To create the wall pieces, first copy one of the rounded squares. Place it somewhere out of the way, I chose (-10”,0”) to keep the fractions simple. Now duplicate and place at (-9.5”,0.5”). Select both squares and go to Path>Difference or press Ctrl+-. Now we need to cut off 1/3 of one side and 2/3 of the other. To do this draw two rectangles and place one at y=2” and the other at x=-6” while still covering the edge piece.
Now select the edge piece and the first rectangle, take the difference. Then select the edge piece and the second rectangle, take the difference.
Now we need some pieces to be shorter to accommodate the RJ45 jack. You can see from the layout picture above that a piece in the green dashed layer of parts will need to have width of the jack subtracted from the end of the piece we previously made. The blue layer piece will need to be split into two pieces. The width of the jack was measured to be 0.602” So first copy your piece and place that copy elsewhere on the board. Then position the piece you're going to edit so the flat edge is at x=-10” and draw a rectangle at x=-10” with width=0.602” Now extend the left side with your mouse to be sure the edge of the piece is covered. (Use File>Document Properties or Ctrl+Shift+D to change the ruler to inches and see how the piece is lined up below.) Take the difference of these two pieces.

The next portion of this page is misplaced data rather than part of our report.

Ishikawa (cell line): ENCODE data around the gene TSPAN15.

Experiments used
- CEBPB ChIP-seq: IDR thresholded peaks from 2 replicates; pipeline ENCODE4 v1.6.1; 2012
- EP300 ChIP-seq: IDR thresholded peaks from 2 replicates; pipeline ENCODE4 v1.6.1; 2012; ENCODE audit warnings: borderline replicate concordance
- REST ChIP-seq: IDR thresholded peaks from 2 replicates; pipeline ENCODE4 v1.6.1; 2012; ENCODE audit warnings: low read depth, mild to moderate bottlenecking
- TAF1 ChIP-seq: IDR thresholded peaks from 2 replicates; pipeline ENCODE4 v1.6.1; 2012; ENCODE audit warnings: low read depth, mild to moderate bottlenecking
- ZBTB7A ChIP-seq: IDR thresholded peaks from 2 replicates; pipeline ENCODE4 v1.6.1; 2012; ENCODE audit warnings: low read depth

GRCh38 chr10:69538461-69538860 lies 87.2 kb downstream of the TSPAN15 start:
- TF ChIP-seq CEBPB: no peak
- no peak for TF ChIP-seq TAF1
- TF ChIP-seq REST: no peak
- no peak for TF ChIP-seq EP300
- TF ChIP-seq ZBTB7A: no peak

Now create the corner piece. Move the shortened edge piece away and copy the full edge piece twice from step 2. Arrange as shown and Path>Intersection or Ctrl+*
Now we just need a small rectangle. This rectangle should be 0.5” tall and 1.398” wide. This number comes from this equation: (full piece width)-(corner piece width)- (RJ45 jack width)= 4”-2”-0.602”=1.398”
In order to save material and cutting time I designed the walls to nest inside of each other. Copy and paste to arrange the pieces as shown. (A good way to nest parts is to duplicate and add 0.5” to both the x and y positions)
Now we need to delete the paths that overlap each other. Go to View>Display Mode and change back to normal. Then select all the pieces and click Object>Fill and Stroke or Shift+Ctrl+F. Make sure there is no fill, stroke paint under RGB for R,G,B,A =0,0,255,128 and stroke style is 0.2” in width. It should look as below. The darker parts are the overlapping edges which need to be deleted. (Picture below doesn't show orange template markings as I deleted them because they got in my way)